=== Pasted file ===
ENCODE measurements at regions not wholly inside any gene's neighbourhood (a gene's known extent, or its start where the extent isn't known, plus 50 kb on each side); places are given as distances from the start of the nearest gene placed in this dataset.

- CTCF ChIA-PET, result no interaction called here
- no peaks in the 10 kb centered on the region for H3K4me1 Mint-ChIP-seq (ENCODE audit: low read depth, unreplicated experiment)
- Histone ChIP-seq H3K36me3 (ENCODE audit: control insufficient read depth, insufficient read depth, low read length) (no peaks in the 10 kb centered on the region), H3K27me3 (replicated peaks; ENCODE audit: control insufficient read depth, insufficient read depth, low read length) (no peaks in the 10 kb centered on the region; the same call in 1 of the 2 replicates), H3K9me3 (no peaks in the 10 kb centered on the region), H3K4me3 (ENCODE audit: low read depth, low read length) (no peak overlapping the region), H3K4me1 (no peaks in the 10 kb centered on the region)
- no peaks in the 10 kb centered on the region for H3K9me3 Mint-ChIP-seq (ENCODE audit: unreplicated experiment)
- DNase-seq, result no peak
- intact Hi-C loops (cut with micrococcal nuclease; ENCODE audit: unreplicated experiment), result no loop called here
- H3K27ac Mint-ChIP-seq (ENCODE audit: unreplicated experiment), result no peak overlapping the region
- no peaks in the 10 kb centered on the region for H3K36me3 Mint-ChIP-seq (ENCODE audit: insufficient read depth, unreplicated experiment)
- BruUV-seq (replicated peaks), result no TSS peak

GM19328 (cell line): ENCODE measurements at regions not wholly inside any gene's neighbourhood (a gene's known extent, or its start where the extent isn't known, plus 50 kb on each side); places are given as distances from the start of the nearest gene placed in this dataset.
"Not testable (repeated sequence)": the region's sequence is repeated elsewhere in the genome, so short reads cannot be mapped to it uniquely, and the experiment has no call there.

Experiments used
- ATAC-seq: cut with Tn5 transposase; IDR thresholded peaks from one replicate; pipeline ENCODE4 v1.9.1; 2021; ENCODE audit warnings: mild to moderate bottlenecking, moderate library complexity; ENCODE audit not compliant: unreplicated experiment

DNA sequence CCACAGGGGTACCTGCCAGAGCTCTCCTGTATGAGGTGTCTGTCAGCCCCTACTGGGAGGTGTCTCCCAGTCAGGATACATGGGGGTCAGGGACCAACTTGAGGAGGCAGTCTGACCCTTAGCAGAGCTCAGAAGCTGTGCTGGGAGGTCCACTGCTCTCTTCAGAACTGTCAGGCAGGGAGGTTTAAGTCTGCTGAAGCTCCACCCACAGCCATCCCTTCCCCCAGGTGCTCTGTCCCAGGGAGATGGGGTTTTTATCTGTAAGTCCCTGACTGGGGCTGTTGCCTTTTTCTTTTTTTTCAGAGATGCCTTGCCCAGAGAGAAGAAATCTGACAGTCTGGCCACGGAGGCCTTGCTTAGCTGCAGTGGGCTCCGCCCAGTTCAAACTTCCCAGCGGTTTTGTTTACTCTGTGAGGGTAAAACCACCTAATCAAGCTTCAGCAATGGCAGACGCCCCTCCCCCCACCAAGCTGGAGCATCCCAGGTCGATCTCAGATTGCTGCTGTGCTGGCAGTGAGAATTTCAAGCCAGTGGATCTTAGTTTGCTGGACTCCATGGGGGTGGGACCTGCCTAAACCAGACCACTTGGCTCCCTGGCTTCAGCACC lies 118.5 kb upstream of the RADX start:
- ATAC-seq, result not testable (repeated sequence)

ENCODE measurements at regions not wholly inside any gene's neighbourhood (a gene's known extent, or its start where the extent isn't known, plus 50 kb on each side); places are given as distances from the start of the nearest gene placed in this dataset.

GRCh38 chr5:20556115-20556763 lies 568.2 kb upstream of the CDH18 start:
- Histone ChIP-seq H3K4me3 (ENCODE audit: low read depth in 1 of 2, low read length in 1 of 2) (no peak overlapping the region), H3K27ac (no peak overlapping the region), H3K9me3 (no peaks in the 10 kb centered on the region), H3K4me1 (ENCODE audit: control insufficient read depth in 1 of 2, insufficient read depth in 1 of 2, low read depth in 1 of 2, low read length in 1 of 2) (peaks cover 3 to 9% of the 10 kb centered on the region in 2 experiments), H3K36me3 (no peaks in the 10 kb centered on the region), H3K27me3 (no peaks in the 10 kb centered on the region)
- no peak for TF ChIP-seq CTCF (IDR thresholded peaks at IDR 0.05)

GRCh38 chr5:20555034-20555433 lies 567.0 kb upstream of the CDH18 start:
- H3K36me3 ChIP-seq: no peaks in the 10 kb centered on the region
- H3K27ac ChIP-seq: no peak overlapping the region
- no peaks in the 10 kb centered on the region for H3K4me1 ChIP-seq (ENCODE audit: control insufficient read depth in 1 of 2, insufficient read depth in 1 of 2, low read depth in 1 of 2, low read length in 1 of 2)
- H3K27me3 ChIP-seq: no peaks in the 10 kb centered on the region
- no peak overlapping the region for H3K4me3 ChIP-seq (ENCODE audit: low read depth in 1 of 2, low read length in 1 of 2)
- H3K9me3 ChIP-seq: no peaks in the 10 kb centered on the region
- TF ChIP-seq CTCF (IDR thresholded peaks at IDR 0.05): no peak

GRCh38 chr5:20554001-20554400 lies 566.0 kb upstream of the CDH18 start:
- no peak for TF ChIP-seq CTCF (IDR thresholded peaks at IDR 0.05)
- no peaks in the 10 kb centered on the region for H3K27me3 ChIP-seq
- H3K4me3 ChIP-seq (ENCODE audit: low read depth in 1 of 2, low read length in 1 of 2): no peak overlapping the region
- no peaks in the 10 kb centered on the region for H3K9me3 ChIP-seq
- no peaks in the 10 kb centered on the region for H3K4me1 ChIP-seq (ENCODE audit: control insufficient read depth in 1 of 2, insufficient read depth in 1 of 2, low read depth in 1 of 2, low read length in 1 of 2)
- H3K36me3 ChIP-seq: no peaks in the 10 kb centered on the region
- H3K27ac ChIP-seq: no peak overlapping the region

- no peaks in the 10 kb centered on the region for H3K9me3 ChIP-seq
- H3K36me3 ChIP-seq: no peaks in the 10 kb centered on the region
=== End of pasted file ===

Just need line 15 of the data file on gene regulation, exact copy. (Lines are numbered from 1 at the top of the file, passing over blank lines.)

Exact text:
DNA sequence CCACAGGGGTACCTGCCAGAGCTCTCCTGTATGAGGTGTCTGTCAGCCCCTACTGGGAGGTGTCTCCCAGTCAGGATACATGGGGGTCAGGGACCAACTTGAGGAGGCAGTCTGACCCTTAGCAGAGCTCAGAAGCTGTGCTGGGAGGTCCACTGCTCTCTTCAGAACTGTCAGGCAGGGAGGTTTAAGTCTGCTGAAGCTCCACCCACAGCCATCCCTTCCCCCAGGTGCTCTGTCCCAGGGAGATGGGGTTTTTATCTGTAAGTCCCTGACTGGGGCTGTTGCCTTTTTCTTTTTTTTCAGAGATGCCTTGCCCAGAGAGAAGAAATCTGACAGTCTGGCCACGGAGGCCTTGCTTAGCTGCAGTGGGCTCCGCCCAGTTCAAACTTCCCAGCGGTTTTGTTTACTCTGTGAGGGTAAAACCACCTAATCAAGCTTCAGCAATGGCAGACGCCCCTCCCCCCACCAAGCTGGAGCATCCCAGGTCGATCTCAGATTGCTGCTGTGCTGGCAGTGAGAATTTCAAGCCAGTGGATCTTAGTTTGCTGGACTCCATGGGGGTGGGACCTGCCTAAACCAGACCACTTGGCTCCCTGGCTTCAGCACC lies 118.5 kb upstream of the RADX start: